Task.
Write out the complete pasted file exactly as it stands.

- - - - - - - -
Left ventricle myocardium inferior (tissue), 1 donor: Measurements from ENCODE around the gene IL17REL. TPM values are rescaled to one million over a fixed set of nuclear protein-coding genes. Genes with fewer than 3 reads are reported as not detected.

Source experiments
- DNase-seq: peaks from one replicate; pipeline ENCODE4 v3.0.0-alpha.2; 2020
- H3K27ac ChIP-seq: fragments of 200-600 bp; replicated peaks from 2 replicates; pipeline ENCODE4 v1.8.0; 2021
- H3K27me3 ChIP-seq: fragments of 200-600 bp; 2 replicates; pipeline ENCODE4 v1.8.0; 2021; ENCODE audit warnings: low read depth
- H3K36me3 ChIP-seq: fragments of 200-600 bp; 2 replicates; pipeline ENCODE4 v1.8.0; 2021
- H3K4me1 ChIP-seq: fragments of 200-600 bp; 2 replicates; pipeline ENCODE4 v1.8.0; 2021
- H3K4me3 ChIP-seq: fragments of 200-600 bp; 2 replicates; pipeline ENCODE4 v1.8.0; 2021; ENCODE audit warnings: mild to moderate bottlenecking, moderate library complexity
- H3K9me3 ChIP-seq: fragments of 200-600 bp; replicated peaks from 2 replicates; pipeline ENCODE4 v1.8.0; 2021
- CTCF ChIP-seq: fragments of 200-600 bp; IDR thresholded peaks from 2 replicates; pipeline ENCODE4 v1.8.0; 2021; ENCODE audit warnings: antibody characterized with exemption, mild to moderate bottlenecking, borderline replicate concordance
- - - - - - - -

Left ventricle myocardium inferior (tissue), 1 donor: Measurements from ENCODE around the gene IL17REL. TPM values are rescaled to one million over a fixed set of nuclear protein-coding genes. Genes with fewer than 3 reads are reported as not detected.

Source experiments
- DNase-seq: peaks from one replicate; pipeline ENCODE4 v3.0.0-alpha.2; 2020
- H3K27ac ChIP-seq: fragments of 200-600 bp; replicated peaks from 2 replicates; pipeline ENCODE4 v1.8.0; 2021
- H3K27me3 ChIP-seq: fragments of 200-600 bp; 2 replicates; pipeline ENCODE4 v1.8.0; 2021; ENCODE audit warnings: low read depth
- H3K36me3 ChIP-seq: fragments of 200-600 bp; 2 replicates; pipeline ENCODE4 v1.8.0; 2021
- H3K4me1 ChIP-seq: fragments of 200-600 bp; 2 replicates; pipeline ENCODE4 v1.8.0; 2021
- H3K4me3 ChIP-seq: fragments of 200-600 bp; 2 replicates; pipeline ENCODE4 v1.8.0; 2021; ENCODE audit warnings: mild to moderate bottlenecking, moderate library complexity
- H3K9me3 ChIP-seq: fragments of 200-600 bp; replicated peaks from 2 replicates; pipeline ENCODE4 v1.8.0; 2021
- CTCF ChIP-seq: fragments of 200-600 bp; IDR thresholded peaks from 2 replicates; pipeline ENCODE4 v1.8.0; 2021; ENCODE audit warnings: antibody characterized with exemption, mild to moderate bottlenecking, borderline replicate concordance